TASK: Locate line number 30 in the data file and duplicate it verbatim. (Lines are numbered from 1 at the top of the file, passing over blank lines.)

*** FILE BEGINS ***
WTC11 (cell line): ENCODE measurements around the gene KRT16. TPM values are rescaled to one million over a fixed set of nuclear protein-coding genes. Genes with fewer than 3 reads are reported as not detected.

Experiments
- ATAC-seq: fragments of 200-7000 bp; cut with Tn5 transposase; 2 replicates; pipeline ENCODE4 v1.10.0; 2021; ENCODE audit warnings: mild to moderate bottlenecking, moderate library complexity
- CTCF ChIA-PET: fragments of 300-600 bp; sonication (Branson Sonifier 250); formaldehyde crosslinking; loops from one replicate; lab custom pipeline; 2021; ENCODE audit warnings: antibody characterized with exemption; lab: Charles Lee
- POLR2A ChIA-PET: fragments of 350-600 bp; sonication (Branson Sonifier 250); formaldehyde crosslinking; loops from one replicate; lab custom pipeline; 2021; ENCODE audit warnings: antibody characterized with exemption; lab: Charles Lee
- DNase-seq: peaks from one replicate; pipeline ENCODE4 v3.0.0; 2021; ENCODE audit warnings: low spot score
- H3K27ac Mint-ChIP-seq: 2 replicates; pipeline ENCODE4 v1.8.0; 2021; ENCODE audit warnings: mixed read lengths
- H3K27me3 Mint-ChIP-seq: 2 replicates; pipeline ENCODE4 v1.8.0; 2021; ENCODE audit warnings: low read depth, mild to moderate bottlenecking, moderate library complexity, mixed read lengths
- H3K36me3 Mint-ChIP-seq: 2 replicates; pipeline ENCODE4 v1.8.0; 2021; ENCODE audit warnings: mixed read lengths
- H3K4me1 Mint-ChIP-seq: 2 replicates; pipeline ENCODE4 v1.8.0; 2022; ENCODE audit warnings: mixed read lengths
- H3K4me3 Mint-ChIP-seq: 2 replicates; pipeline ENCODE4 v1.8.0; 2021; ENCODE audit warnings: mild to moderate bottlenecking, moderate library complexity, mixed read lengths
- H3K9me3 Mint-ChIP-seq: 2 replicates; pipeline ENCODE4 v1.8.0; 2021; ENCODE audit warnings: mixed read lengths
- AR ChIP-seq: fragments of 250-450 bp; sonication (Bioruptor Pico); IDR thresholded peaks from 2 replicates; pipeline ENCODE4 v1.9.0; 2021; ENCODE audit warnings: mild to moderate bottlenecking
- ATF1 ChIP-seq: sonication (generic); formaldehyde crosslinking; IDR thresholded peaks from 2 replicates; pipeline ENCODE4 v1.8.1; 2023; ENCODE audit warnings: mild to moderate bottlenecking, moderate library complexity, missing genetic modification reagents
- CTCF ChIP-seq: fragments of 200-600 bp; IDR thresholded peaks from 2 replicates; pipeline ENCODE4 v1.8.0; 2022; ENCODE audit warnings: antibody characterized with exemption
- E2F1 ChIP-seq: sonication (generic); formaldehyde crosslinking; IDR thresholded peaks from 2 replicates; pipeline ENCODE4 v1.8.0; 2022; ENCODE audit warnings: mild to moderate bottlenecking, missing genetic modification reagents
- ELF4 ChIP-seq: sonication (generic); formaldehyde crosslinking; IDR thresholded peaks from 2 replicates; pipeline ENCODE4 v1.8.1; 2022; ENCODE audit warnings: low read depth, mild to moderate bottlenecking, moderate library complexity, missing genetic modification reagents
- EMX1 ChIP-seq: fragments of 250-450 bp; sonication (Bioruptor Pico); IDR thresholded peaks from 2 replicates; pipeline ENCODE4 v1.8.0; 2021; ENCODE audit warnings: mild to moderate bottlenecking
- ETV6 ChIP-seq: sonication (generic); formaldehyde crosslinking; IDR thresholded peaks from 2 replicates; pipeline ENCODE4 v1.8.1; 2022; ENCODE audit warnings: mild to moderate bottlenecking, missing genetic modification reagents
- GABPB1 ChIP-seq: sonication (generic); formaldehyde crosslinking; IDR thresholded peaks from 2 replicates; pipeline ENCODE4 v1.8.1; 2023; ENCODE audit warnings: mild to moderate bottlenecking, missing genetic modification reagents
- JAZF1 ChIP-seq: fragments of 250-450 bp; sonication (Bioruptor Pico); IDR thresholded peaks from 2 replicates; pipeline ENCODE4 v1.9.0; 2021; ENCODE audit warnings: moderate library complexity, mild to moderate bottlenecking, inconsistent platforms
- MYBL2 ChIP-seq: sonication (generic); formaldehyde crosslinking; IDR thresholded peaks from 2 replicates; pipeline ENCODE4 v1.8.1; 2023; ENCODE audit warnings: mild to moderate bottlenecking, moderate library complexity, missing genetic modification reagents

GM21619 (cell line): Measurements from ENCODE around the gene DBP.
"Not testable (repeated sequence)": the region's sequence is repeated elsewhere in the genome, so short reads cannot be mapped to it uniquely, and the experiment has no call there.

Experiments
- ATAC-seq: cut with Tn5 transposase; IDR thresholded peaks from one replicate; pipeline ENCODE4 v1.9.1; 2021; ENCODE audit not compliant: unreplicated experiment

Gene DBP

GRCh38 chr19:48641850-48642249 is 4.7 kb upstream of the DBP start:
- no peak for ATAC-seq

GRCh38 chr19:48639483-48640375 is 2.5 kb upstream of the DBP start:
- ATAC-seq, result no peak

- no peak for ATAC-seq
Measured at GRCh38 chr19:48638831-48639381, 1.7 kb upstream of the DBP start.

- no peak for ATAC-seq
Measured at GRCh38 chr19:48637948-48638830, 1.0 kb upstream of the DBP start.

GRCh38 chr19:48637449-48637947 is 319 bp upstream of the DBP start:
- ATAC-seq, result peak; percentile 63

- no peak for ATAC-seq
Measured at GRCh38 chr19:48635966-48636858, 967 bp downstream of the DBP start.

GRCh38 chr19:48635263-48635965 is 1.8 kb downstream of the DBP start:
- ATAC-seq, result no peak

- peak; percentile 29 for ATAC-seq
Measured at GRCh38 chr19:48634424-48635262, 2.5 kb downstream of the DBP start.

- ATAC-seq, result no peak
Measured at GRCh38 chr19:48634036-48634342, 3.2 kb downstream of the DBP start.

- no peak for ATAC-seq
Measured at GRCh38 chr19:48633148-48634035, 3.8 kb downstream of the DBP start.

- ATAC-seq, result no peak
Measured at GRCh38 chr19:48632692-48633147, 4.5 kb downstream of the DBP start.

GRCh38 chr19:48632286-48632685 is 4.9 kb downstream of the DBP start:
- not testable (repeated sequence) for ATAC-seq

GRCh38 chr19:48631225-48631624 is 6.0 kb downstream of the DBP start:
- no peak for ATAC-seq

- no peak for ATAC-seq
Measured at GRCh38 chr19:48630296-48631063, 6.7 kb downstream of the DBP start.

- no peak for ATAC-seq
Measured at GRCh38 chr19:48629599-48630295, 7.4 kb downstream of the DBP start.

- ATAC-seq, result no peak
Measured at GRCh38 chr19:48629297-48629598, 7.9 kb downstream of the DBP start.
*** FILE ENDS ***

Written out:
GRCh38 chr19:48639483-48640375 is 2.5 kb upstream of the DBP start: